So many novels in the Mystery Fiction genre do this; there are far too many examples to list here.
The cozy mystery subgenre takes it further by having the title puns be based off of certain themes such as cooking ("If Onions Could Spring Leeks"), crafting ("Purl Up and Die"), or pets ("Feline Fatale").
The French translation of Maskerade has an interesting aversion of the usual Completely Different Title: The French for "mask" is "masque" and the French for "masquerade" is "mascarade". So the French for Maskerade is ... Masquarade.
Men at Arms, sort of. It's about the city guards, who are "men at arms," but the Big Bad is a gun (...It Makes Sense in Context), so "at arms" could also be interpreted as "against weapons". It's also a joke on the 'men' part, since a main plot of the novel is how the City Watch is, for the first time, admitting a dwarf, a troll and a woman who's a werewolf, meaning they're not actually men at all.
Details for non-native speakers: (The) Light Fantastic: English idiom referring to a dance ("trip the light fantastic")note Originally attributed to the John Milton's poem Allegro but here alluding to magical light. Mort: the name of the human character, who goes to work for Death (mort). Wyrd Sisters - an obvious spelling pun on weird, with wyrd also being an Anglo-Saxon term for fate or (personal) destiny. Also, the three witches are referred to as weird sisters in Macbeth I.iii. Soul Music: the book is really about, er, Music With Rocks In, but the soul is obviously involved. Feet of Clay: cliché "The idol has feet of clay";note Ultimately derived fromDaniel 2:33 the book's central character is a golem, with feet (and all other body parts) of clay. Interesting Times: possibly apocryphal Chinese curse "May you live in interesting times"; the story is set in the Discworld's analogue to East Asia. Going Postal: English expression "go postal" = go crazy; story is about the postal system. Monstrous Regiment: famed quotation "this monstrous regiment of women"; at the time (16th century) the meaning was closer to modern "regimen" (i.e. government), but the book spins it literally.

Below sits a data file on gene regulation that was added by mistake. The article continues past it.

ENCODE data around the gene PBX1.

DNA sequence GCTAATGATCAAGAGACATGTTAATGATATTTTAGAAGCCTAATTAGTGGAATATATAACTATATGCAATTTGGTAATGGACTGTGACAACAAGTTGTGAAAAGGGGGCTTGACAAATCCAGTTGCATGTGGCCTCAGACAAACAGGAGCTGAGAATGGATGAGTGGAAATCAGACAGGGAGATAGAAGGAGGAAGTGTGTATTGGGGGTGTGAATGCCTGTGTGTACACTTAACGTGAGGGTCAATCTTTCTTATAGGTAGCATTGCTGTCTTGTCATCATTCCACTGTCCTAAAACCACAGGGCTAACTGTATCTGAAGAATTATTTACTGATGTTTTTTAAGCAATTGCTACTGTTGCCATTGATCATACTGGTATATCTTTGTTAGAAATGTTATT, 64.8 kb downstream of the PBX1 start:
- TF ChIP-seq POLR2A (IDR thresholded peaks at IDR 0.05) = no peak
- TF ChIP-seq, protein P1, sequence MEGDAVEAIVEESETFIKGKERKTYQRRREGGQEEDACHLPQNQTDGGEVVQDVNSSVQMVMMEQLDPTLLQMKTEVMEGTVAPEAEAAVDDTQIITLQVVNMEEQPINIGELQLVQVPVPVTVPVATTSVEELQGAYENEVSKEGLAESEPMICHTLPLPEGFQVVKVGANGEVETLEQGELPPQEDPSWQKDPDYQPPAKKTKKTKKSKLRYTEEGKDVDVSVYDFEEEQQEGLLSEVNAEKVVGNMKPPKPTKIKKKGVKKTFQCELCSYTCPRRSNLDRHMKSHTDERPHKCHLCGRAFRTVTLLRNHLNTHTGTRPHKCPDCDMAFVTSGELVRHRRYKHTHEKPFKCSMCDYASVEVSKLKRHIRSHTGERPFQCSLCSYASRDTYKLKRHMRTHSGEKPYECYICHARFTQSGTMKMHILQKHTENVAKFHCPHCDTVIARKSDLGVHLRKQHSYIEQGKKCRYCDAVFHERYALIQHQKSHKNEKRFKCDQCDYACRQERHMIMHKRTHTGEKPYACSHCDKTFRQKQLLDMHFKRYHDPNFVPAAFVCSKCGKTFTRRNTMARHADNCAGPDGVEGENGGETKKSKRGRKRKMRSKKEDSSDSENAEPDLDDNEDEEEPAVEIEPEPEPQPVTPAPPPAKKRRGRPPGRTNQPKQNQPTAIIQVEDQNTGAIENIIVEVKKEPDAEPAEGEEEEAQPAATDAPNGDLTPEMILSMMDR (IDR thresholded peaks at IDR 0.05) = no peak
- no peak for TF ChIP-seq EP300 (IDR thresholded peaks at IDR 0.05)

The title refers to the climax, where Darryl approaches Alex with the Hart trophy in hand. It represents his apology and his "heart" (or love) for him.
The Show Within a Show's title styles the two protagonists' names into gun models: "AK-47 [Aleksey Kuznetzov] & Colt 45 [Darryl Colton]".
The name "Finnegan" in Joyce's Finnegans Wake is a play on the words "fin," meaning end, and "again," a reflection of the book's highly cyclical nature.
Collection of humorous mathematical stories written by Ian Stewart for the French edition of Scientific American:
Game, Set, & Math. The jacket copy points out to anyone who misread the title, "Well, there is a chapter on the mathematics of tennis..."
Another Fine Math You've Got Me Into...
Robert Rankin's books are frequently examples, such as Raiders of the Lost Car Park and The Brentford Chainstore Massacre.
Fancy Apartments is a pun, although it's a bit hard to notice; and is only alluded to in the story itself. (Try pronouncing it with a 't' between the 'Fan' and 'cy'.
Frostbite is about a bunch of vampires going to a ski resort.
The Squares of the City is full of chess motifs, and uses the metaphor of the city being an enormous chess board with the citizens as pieces, but the title also refers to city squares as in public gathering places.